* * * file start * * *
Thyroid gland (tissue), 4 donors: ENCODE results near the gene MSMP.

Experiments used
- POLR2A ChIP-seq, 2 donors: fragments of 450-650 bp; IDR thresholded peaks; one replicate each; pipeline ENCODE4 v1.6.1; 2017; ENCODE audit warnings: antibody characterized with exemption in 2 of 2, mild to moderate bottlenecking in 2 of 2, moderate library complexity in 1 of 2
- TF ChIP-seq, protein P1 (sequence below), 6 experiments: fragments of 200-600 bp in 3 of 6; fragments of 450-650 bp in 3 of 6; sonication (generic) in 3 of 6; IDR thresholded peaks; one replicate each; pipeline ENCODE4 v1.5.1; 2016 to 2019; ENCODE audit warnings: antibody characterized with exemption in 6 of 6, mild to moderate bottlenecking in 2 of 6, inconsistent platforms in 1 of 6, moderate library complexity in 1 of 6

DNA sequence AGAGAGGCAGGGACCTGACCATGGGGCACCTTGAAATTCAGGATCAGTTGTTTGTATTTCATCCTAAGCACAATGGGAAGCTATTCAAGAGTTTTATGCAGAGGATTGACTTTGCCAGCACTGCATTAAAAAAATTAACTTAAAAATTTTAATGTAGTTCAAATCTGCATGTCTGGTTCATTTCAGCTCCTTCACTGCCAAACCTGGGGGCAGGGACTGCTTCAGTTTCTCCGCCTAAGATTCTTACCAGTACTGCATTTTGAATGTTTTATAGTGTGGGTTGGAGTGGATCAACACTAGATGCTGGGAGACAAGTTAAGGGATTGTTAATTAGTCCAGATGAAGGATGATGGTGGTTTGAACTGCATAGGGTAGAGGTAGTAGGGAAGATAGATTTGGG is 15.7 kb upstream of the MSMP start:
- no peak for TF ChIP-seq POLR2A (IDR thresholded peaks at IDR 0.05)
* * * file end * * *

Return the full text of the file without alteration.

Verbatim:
Thyroid gland (tissue), 4 donors: ENCODE results near the gene MSMP.

Experiments used
- POLR2A ChIP-seq, 2 donors: fragments of 450-650 bp; IDR thresholded peaks; one replicate each; pipeline ENCODE4 v1.6.1; 2017; ENCODE audit warnings: antibody characterized with exemption in 2 of 2, mild to moderate bottlenecking in 2 of 2, moderate library complexity in 1 of 2
- TF ChIP-seq, protein P1 (sequence below), 6 experiments: fragments of 200-600 bp in 3 of 6; fragments of 450-650 bp in 3 of 6; sonication (generic) in 3 of 6; IDR thresholded peaks; one replicate each; pipeline ENCODE4 v1.5.1; 2016 to 2019; ENCODE audit warnings: antibody characterized with exemption in 6 of 6, mild to moderate bottlenecking in 2 of 6, inconsistent platforms in 1 of 6, moderate library complexity in 1 of 6

DNA sequence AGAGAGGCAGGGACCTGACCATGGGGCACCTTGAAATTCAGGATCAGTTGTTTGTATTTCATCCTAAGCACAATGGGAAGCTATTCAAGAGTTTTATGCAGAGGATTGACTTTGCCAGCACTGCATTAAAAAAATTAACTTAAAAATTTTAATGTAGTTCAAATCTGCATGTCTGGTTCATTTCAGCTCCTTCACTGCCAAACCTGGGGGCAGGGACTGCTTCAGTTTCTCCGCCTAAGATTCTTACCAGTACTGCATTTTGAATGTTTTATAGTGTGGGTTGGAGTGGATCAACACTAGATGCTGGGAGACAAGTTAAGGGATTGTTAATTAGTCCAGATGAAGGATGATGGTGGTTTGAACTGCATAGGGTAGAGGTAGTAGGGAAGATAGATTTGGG is 15.7 kb upstream of the MSMP start:
- no peak for TF ChIP-seq POLR2A (IDR thresholded peaks at IDR 0.05)